By Sonny Scott
Mammy used to say it: “You have to give the devil his due.” I was never quite sure what she meant, and I found that many of her sayings had multiple layers of meaning – and some I’m not sure had any meaning at all. This one has been echoing in the recesses of memory lately, and in the spirit of my interpretation, maybe it’s time to give the Yankee his due.
Ah, the Yankees…so many things we could say. So many things we have said – sometimes in language that in any other context would have gotten our mouths washed out with soap and our britches fanned to boot. Like him, love him, or trust him? Never! We can forgive him as the Lord God forgives, our Christian duty, as it were. But fairness compels me to admit, he has his gifts.
Despite the fact that I would never be friends with one, and wouldn’t want my sister or granddaughter to marry one, I have to admire his ability to organize and to govern – nay, to rule. It is his heritage from his Anglo-Saxon ancestors who couldn’t out fight my Celtic ancestors in single combat, but could organize armies, and out-wit the brawling clans. Time and again, he got his butt handed to him in pitched battle, but while the clans got gloriously drunk and boasted of victory in song and poem, the English were planning and equipping for the next fight. ampÉlan and ferocity win battles, but determination and persistence win wars.
After victory, the Englishman could be as brutal as necessary to enforce his will. In his cleverness, he enlisted the muscle of defeated Celts in his service and established the famed Pax Britannia, outstripping the Pax Romana in extent, if not in grandeur.
The English country cousins of the 18th century America chafed under the social pecking order of empire. Ambitious and gifted communicators, they boldly revolted – sagaciously choosing the most opportune time. Frontiersmen, workers, farmers, and land-hungry men with itchy feet thought their time had come with independence. It didn’t take long, however, for that quintessential son of Englishness, George Washington, to serve notice that there was a new sheriff in town. When farmers on the frontier exercised their rights as free men, and told President Washington’s tax collectors to go to hell, the General rode through the area, darkly threatened a few hangings, shot a few ringleaders, and the masses fell in line.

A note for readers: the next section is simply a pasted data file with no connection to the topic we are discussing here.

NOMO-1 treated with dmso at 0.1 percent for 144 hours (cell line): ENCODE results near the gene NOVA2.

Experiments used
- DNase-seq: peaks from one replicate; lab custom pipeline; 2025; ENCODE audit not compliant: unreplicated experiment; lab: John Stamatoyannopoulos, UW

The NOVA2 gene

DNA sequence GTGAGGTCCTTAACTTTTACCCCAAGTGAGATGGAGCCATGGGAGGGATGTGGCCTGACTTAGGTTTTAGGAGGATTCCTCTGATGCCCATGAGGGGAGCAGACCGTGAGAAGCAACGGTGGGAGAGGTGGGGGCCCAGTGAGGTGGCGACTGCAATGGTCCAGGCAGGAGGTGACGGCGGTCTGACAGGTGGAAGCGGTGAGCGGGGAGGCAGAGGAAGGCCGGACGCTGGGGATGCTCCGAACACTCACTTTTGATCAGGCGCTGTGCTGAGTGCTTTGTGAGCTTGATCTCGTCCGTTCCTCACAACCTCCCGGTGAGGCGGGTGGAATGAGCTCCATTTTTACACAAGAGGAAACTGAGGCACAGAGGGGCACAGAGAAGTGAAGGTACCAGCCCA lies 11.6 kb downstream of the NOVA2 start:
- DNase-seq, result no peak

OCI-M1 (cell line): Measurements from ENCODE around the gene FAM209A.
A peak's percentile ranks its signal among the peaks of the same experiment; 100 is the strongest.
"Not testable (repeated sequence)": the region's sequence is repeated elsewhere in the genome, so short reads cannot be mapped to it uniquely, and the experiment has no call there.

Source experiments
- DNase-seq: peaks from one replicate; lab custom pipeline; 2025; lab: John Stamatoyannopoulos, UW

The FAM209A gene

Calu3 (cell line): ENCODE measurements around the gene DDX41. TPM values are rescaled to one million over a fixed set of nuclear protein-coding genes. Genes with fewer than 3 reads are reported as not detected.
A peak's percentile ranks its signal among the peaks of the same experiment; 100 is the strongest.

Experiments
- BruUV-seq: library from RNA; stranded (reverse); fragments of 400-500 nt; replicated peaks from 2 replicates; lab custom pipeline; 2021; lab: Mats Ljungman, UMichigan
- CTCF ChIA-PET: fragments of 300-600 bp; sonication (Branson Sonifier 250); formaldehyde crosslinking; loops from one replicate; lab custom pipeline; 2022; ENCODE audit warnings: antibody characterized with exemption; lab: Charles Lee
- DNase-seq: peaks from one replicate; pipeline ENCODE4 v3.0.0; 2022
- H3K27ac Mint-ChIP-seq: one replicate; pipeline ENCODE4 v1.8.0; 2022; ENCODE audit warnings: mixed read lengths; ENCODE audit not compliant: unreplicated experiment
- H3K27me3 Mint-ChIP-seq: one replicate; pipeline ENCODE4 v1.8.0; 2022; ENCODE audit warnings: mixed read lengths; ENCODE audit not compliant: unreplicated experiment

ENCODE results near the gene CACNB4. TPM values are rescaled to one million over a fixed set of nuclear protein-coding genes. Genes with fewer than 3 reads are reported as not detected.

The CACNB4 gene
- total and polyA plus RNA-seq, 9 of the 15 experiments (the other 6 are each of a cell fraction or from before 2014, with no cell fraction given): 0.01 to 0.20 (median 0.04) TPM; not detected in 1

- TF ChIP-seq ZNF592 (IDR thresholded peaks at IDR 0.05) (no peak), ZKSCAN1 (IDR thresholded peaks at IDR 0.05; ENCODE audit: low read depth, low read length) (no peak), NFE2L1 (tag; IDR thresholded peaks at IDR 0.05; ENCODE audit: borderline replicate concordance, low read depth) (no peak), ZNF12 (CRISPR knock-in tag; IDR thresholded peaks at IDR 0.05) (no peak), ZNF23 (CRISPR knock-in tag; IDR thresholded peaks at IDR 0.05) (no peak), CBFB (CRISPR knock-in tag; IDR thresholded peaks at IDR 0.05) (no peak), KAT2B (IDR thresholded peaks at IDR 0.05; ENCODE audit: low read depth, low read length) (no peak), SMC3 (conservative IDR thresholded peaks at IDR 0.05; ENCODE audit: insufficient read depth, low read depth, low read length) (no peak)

Sixty-six years later, ambitious men chafing under mercantile restrictions of the young nation, moved to replicate the feat of the Class of 1776. The heirs of the Anglo-Saxons (let’s call them Yankees) proved again to be master of organization. The rebel “nobility” depended on the military flair of the heirs of those old blue-painted warriors of the highlands and moors. Once again, the Celts kicked tail, but the Yankee retreated, organized, planned, and held on. After four years and more than a half-million lives lost, the spiritual descendants of Cromwell prevailed. The Yankee nation was established, and the Empire was born.
In the 20th century, the Yankee’s time had come. Britain squandered its resources in fratricidal bloodlettings on the continent, bankrupted itself, and withdrew from the imperial role. The Yankee picked up the mace.
Now, as the sun has begun to set on Pax Americana, let’s be as objective as possible. This clever, inventive, opportunistic creature inspires every emotion. We Sons of the South, born to the legacy of defeat, while professing to disdain him and all he stands for, flock to his standard, fight his wars, adapt his business methods and, too often, alas, his ethics.
He is perhaps history’s greatest hypocrite, larding his high-flown oratory with phrases from his Puritan ancestors even as he lined his pockets with the fruits of every unsavory enterprise from slave trading to war profiteering. But at the same time, he has been history’s most benevolent ruler. In the long and bloody history of empire, none has behaved less capriciously, exercised power with more self restraint, nor shared the fruits of prosperity with as many.
Now that the sun is setting on his empire, and the shadows of a new Dark Age encroach, it is time to give him his due. It is impossible to love him, but as for me and mine house, we will leave it to his Creator to judge him. We will stand respectfully as his flag passes by, and when his lamp of empire flickers out, we will mourn.
Sonny Scott lives in the Sparta community in Chickasaw County. Contact him at firstname.lastname@example.org.